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Amor Fugit by Alexandra Duncan
Babymouse: The Musical by Jennifer Holm
The Broken Ear by Georges Remi Hergé
City Makers by Remi A. Nadeau
Cowboy and Octopus by Jon Scieszka
Crow Call by Lois Lowry
The Department of Mad Scientists by Michael Belfiore
Dreaming in Cuban by Cristina Garcia
The Fairy Princess by Dennis Danvers
Ground Truth edited by John Pickles
Hell of a Fix by Matthew Hughes
How to Train Your Dragon by Cressida Cowell
I Miss You Everyday by Simms Taback
Inside Job by Connie Willis
King & King by Linda de Haan
The Light, The Dark and Ember Between by J.W. Nicklaus
Monsters on Machines by Deb Lund
Night of the Ninjas (MTH #5) by Mary Pope Osborne
Peppermints in the Parlor by Barbara Brooks Wallace
Pride and Prejudice and Zombies by Seth Grahame-Smith and Jane Austen
The Real Martian Chronicles by John Sladek
San Francisco Then and Now by Bill Yenne
The Secret Lives of Fairy Tales by Steven Popkes
Selfless by David Michael Slater
Singer of Souls by Adam Stemple
Strange But True America by John Hafnor
Sugar Would Not Eat It by Emily Jenkins
ttyl by Lauren Myracle
Wonderful Alexander and the Catwings by Ursula K. Le Guin
The Zookeeper's Wife by Diane Ackerman

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5 stars: Completely enjoyable or compelling
4 stars: Good but flawed
3 stars: Average
2 stars: OK
1 star: Did not finish

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My Kind of Mystery Reading Challenge 2017 February - January 2017-8



Comments for The Department of Mad Scientists

The Department of Mad Scientists: 11/26/10

 cover art (Link goes to Powells)I love to browse the new shelves of nonfiction books at my local library. One recent title that caught my attention because of it's goofy title was The Department of Mad Scientists by Michael Belfiore.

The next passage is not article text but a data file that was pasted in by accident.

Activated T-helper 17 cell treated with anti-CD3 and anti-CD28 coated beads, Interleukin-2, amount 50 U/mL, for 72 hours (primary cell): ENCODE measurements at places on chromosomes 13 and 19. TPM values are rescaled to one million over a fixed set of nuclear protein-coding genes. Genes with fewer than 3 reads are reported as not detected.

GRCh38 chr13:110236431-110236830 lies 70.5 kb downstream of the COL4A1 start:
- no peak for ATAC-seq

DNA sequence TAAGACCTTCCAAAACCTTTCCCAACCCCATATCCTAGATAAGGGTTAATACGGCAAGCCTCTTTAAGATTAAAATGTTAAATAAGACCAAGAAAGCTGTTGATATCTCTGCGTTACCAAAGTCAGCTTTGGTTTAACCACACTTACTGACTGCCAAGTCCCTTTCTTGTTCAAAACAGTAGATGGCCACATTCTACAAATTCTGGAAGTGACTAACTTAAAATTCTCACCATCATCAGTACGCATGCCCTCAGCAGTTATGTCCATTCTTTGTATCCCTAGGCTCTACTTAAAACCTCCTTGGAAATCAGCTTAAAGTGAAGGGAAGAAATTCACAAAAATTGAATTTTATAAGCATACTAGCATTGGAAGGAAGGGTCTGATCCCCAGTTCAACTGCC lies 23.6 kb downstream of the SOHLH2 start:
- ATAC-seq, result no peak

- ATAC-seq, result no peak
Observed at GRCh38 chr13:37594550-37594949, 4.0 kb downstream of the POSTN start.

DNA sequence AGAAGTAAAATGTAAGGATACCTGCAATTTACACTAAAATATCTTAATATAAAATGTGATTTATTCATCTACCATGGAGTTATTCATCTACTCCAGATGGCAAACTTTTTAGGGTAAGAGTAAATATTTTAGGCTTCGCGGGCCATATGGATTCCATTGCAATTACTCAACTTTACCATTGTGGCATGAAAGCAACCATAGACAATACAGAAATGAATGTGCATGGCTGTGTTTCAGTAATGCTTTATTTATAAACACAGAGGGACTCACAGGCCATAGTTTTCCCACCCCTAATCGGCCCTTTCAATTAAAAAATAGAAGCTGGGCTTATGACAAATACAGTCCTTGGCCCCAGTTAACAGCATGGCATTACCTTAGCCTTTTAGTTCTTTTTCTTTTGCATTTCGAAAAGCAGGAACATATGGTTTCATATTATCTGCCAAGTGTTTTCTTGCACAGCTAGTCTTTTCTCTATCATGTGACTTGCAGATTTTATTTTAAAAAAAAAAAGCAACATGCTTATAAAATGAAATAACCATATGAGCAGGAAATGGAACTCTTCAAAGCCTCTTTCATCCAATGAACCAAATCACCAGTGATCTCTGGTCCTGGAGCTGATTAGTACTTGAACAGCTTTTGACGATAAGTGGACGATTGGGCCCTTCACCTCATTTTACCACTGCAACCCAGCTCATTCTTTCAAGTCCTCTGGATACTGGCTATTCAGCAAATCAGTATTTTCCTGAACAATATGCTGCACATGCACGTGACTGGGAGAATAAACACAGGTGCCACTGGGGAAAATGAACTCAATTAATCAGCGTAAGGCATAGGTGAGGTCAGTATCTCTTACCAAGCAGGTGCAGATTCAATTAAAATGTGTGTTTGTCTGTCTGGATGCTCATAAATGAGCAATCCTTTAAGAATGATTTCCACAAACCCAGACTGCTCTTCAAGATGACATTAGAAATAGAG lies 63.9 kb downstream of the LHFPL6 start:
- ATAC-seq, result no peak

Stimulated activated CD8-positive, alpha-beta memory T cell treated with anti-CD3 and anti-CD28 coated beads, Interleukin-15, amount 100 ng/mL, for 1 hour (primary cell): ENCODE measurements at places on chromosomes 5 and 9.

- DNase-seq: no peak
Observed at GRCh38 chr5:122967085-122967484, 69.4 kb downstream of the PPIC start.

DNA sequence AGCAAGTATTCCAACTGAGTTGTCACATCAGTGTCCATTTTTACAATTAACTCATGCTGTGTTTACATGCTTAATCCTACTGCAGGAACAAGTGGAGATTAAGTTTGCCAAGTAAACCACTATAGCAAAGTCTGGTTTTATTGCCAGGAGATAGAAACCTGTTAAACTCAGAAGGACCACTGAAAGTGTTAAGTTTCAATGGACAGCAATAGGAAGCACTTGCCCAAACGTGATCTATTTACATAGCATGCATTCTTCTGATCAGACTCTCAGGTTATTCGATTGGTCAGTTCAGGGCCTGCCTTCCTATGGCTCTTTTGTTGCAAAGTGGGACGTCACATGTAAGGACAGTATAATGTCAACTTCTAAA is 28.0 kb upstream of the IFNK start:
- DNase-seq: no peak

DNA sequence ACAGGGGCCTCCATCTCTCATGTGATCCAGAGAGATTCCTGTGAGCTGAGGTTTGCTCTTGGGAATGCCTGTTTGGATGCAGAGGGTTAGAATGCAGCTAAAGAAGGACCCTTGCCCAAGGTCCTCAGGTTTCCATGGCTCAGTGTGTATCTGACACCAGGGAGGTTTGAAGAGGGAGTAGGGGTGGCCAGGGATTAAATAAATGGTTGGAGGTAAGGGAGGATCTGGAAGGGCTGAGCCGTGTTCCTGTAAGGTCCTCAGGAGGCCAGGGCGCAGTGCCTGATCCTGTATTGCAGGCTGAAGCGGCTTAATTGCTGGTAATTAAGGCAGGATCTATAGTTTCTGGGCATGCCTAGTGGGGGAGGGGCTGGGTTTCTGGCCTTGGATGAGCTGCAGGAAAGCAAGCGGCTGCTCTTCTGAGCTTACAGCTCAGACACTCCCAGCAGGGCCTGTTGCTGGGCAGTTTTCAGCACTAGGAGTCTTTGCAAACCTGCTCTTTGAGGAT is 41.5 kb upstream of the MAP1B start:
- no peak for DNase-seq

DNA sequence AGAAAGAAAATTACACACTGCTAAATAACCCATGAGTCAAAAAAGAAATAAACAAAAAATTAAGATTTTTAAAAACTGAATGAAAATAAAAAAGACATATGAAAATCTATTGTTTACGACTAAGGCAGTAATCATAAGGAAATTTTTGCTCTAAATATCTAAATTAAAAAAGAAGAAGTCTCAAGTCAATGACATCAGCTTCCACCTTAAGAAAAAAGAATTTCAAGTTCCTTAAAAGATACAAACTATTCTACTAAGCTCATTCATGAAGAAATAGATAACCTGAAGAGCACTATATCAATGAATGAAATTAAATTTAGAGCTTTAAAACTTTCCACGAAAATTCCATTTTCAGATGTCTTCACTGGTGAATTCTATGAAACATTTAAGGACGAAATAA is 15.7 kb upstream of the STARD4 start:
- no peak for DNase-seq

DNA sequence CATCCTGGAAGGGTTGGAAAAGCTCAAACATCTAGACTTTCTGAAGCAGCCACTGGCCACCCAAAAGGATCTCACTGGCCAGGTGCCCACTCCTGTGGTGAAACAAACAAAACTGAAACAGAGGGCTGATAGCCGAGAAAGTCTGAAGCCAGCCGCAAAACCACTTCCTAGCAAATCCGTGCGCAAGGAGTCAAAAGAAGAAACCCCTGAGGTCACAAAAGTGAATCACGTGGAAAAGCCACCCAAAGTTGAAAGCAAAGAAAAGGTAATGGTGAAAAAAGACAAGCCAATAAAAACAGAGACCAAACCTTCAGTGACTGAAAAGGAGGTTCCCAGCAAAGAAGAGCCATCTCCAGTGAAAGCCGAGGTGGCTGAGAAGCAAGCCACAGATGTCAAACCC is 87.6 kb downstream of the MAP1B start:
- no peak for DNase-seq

The book covers many of the recent advances by the Defense Advance Research Projects Agency, some which have made their way into civilian applications and others that are perhaps on the horizon. There are chapters on artificial limbs, the internet, GPS and driverless cars.

The chapter that made me pick up the book was the one on artificial limbs. It has a brief history of prosthetics and the problems faced in the development of arms and hands with better fine motor skills. Ultimately it's a matter of weight and balance. Even a lightweight limb that is strapped on will quickly become a tiresome burden to the person using and wearing it if it is off balance. The newest ones being developed use technology similar to what the Segues use to auto-balance, taking most of the work of balancing the limb off of the user's body, thus making it feel lighter and more natural.

The other chapters were just as well written but ended up being topics I was already very familiar with. That familiarity made the rest of the book an easy read. I ended up finishing it in the course of a single weekend when I had expected to take at least a week on it.

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Comments (2)


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Comment #1: Saturday, November, 27, 2010 at 03:00:15

Leslie

This looks like a fun book... I love this stuff. Although sometimes DARPA can get a little scary. I'm going to have to look for this one.



Comment #2: Monday, November 29, 2010 at 20:01:30

Pussreboots

There wasn't any scary stuff in this book. I think you'll enjoy it.